In 1956 German pharmaceutical company Chemie Grünenthal GmbH, licensed a new experimental drug designed to treat colds, flu, nausea and morning sickness. Known as Distaval in the UK, Distillers Biochemicals Ltd declared the drug could ‘be given with complete safety to pregnant women and nursing mothers without adverse effect on mother or child’ – a basic pre-requisite for licensing a drug.
While forty-nine countries licensed the drug under multiple different names, the then head of the FDA Dr. Frances Kelsey, a physician-pharmacologist with a profound interest in fetal development, refused authorization for use in the US market due to her concerns about the lack of evidence regarding the drug’s safety.
The drug was also known as Thalidomide.
Sixty-five years on and the stringent safety measures brought in to avoid another scandal on the scale of Thalidomide have been swept aside in order to fast track the approval of experimental mRNA vaccines. This is in spite of concerns voiced by (among others) Dr Wolfgang Wodarg and Dr Michael Yeadon who petitioned the European Medical Agency (EMA) with a Administrative/Regulatory Stay Of Action in regard to the BioNtech/Pfizer Covid-19 were effectively already immune and wouldn’t need a second dose (arguably they didn’t need the first dose if they already had immunity), Eleanor Riley, professor of infectious diseases at Edinburgh University said that ‘Incorporating this into a mass vaccination program, may be logistically complex’, adding ‘it may be safer overall to ensure everyone gets two doses’.
May be safer? Many in the study group had already had an adverse event from the first dose, so how could it be ‘safer’ when second doses have been shown to increase the adversity of an event.
And how is it logistically complex to notify those who have already experienced an adverse event? The medical data of the 700,000 patients has already been logged into the Zoe App system, otherwise the Zoe App wouldn’t be able to differentiate between those with or without prior immunity. Therefore, those with prior immunity from having had Covid-19 – or those for whom an adverse event would perhaps indicate prior immunity – can be notified that there is no need for a second dose.
Moreover, why on earth aren’t people tested for prior immunity before taking any vaccination considering the concerns associated with over-immunization?
Alarming data is also emerging from the Yellow Card Scheme.
Set up following the Thalidomide scandal, Yellow Card allows both doctors and patients to record adverse medical events from drugs and vaccines circulating in the UK market. Up to and including 29 April 2021, the MHRA via Yellow Card Reporting received 149,082 suspected reactions from the COVID-19 mRNA Pfizer/BioNTech vaccine (from Dec 9 onwards) and 573,650 suspected reactions from the COVID-19 Oxford University/AstraZeneca (from Jan 4 onwards).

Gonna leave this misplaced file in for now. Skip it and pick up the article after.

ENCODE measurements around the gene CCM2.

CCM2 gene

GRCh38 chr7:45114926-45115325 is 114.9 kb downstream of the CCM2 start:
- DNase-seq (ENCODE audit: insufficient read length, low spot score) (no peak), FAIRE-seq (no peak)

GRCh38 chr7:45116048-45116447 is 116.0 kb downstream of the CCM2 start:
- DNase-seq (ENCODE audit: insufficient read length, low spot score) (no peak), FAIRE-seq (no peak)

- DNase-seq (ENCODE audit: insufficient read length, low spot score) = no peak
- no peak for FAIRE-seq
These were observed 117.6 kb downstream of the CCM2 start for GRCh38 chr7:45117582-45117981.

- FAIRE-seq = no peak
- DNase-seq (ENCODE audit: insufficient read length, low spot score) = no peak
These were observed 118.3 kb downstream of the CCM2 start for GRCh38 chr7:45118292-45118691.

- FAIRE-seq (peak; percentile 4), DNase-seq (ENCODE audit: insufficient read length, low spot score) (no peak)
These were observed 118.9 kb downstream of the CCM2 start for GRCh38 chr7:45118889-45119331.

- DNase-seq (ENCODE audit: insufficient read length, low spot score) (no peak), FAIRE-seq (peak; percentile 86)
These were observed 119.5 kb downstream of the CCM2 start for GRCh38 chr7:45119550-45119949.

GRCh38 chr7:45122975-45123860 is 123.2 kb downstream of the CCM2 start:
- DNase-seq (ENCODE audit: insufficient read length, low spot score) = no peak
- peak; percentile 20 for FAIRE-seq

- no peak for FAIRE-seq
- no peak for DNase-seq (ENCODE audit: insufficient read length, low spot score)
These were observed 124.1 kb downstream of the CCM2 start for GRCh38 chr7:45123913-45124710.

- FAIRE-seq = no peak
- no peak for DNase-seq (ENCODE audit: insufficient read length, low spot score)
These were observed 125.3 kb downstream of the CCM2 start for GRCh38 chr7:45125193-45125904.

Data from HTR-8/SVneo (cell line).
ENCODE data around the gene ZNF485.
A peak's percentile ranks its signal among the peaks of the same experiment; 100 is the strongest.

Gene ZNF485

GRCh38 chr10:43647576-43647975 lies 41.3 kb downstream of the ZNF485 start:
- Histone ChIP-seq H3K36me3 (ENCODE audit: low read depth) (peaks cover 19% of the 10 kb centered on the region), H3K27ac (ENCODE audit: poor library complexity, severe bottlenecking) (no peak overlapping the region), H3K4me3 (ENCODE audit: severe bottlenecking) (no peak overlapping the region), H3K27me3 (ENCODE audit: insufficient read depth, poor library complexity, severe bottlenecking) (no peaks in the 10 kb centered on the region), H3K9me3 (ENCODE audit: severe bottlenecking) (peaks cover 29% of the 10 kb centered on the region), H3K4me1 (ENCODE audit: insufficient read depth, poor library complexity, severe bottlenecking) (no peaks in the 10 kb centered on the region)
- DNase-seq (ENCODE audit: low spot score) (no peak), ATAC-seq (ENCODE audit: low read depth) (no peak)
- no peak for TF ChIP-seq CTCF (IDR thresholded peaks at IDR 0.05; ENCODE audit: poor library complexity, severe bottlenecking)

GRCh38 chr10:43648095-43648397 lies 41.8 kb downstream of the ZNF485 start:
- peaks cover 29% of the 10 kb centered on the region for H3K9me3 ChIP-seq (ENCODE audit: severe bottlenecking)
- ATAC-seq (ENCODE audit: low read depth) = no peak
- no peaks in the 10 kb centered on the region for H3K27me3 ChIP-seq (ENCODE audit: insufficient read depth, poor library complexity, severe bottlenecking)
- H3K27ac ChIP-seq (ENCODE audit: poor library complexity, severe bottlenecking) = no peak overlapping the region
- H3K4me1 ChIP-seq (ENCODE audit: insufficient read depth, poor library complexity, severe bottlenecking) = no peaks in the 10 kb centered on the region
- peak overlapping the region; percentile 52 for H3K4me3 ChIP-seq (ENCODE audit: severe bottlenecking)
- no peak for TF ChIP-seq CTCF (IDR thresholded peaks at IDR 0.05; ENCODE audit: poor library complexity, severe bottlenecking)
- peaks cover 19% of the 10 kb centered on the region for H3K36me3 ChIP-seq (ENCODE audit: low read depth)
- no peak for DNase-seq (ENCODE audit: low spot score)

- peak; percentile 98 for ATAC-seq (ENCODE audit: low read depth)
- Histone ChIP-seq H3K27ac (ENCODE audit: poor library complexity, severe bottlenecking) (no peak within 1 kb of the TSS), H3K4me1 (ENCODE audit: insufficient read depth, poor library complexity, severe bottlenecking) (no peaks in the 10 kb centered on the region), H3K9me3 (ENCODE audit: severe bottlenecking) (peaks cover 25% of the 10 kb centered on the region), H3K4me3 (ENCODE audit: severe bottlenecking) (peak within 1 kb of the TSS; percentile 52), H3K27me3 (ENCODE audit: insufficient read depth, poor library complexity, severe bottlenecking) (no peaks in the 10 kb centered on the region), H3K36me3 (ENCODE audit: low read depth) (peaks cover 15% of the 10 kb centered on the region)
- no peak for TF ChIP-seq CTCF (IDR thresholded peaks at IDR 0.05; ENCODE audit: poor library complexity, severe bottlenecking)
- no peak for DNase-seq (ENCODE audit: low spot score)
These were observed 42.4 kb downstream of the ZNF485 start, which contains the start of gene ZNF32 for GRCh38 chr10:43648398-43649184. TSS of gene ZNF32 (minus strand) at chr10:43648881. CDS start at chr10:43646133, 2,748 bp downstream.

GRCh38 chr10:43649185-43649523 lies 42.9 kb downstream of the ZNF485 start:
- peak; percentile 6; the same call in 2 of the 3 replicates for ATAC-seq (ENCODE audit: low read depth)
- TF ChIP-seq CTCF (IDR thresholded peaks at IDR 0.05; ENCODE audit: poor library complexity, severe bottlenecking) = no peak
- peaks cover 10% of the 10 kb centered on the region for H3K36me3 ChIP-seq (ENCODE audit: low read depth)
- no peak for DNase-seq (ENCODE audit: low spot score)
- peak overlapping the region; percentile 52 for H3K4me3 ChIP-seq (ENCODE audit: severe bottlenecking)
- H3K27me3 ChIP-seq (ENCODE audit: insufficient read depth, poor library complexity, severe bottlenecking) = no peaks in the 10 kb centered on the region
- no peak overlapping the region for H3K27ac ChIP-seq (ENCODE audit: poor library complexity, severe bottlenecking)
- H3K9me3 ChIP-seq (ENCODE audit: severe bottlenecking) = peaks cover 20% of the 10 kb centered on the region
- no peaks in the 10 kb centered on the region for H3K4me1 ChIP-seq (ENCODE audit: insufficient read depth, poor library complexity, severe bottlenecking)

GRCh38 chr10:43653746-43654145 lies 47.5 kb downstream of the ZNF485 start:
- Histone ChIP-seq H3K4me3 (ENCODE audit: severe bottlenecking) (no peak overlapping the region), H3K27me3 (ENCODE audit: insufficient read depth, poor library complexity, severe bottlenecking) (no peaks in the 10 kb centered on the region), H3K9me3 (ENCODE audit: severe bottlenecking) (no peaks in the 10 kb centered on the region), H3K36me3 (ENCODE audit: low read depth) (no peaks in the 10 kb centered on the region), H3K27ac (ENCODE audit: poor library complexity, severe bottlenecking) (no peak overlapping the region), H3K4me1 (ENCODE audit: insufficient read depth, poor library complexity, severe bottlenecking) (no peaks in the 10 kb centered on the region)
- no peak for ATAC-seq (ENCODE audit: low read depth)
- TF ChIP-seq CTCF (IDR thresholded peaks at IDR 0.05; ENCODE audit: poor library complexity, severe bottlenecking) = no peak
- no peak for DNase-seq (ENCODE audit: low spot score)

As of 29/4/21, the death toll from both vaccines stands at 1045. With 685 of those deaths from the AstraZeneca vaccine since Jan 4, that equates to 5.9 deaths per day for AstraZeneca alone. Deaths from COVID-19 on Monday 26th April stood at 6. And the data doesn’t cover all those vaccinated. Only 3-5 cards per 1,000 of doses (0.3-0.6%) administered have been filed (10% reported side effects during trials) which may indicate that many people are unaware of the existence of the Yellow Card Scheme and that therefore adverse events are being underreported.
The current mRNA vaccine take-up suggests many believe the vaccines will prevent transmission and that the 90-95% vaccine efficacy reported by the BBC equates to a high chance of prevention. These figures are taken from the FDA’s report on the efficacy of the mRNA Pfizer vaccine, which itself refers to the potential of reduction of the viral load – i.e. symptomatic COVID-19 – not transmission. It does not mean that 95% of people vaccinated are protected from contracting the virus, something The Lancet refers to as ‘a misconception’.
Even the 90-95% claim of reduction in viral load is questioned by a BMJ report (and others), which estimates the mRNA vaccine’s efficacy in the reduction of COVID-19 symptoms to be more within the 19-29% range – less than the 35% efficacy of dexamethasone used by the NHS.
This appears to be backed up by further reporting from Shahriar Zehtabchi, MD who explains why ‘suspected but unconfirmed’ COVID-19 cases cannot clarify which study patients had the disease in any group.
It would be hard to see therefore how vaccine efficacy could be determined if those taking the vaccine had not been tested for prior immunity or if those on trials were only ‘suspected’ of having had the disease, without having had a test to confirm it. The mRNA vaccines are also predominantly for those with high risk of complications from COVID-19 which – judging by ONS statistics – is a minority.